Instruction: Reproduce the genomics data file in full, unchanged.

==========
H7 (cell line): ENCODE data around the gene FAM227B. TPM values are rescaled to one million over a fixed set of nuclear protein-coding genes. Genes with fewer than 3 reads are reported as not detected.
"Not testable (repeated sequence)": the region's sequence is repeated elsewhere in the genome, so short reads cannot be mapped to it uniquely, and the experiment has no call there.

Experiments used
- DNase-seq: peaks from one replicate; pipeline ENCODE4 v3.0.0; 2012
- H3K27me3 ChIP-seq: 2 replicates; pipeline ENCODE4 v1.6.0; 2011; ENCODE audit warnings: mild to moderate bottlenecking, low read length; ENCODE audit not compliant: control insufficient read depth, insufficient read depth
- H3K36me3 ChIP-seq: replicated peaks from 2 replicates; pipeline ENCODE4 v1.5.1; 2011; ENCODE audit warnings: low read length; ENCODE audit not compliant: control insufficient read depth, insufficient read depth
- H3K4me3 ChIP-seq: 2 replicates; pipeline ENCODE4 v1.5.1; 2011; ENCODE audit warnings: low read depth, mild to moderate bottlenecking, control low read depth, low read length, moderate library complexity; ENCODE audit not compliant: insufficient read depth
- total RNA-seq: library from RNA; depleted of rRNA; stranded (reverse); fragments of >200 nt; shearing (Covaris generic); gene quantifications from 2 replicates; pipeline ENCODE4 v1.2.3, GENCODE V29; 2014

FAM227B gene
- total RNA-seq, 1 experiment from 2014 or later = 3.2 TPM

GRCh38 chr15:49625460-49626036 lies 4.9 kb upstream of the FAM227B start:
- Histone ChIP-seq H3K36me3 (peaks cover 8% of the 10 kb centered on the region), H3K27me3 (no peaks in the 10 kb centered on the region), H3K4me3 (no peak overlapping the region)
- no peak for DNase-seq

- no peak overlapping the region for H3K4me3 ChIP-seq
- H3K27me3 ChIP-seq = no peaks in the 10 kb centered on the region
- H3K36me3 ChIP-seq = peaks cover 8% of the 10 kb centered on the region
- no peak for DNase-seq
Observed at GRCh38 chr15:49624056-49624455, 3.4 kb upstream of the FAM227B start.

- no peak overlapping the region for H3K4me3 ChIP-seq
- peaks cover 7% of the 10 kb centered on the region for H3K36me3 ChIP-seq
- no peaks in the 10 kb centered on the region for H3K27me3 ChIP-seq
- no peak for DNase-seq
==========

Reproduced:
H7 (cell line): ENCODE data around the gene FAM227B. TPM values are rescaled to one million over a fixed set of nuclear protein-coding genes. Genes with fewer than 3 reads are reported as not detected.
"Not testable (repeated sequence)": the region's sequence is repeated elsewhere in the genome, so short reads cannot be mapped to it uniquely, and the experiment has no call there.

Experiments used
- DNase-seq: peaks from one replicate; pipeline ENCODE4 v3.0.0; 2012
- H3K27me3 ChIP-seq: 2 replicates; pipeline ENCODE4 v1.6.0; 2011; ENCODE audit warnings: mild to moderate bottlenecking, low read length; ENCODE audit not compliant: control insufficient read depth, insufficient read depth
- H3K36me3 ChIP-seq: replicated peaks from 2 replicates; pipeline ENCODE4 v1.5.1; 2011; ENCODE audit warnings: low read length; ENCODE audit not compliant: control insufficient read depth, insufficient read depth
- H3K4me3 ChIP-seq: 2 replicates; pipeline ENCODE4 v1.5.1; 2011; ENCODE audit warnings: low read depth, mild to moderate bottlenecking, control low read depth, low read length, moderate library complexity; ENCODE audit not compliant: insufficient read depth
- total RNA-seq: library from RNA; depleted of rRNA; stranded (reverse); fragments of >200 nt; shearing (Covaris generic); gene quantifications from 2 replicates; pipeline ENCODE4 v1.2.3, GENCODE V29; 2014

FAM227B gene
- total RNA-seq, 1 experiment from 2014 or later = 3.2 TPM

GRCh38 chr15:49625460-49626036 lies 4.9 kb upstream of the FAM227B start:
- Histone ChIP-seq H3K36me3 (peaks cover 8% of the 10 kb centered on the region), H3K27me3 (no peaks in the 10 kb centered on the region), H3K4me3 (no peak overlapping the region)
- no peak for DNase-seq

- no peak overlapping the region for H3K4me3 ChIP-seq
- H3K27me3 ChIP-seq = no peaks in the 10 kb centered on the region
- H3K36me3 ChIP-seq = peaks cover 8% of the 10 kb centered on the region
- no peak for DNase-seq
Observed at GRCh38 chr15:49624056-49624455, 3.4 kb upstream of the FAM227B start.

- no peak overlapping the region for H3K4me3 ChIP-seq
- peaks cover 7% of the 10 kb centered on the region for H3K36me3 ChIP-seq
- no peaks in the 10 kb centered on the region for H3K27me3 ChIP-seq
- no peak for DNase-seq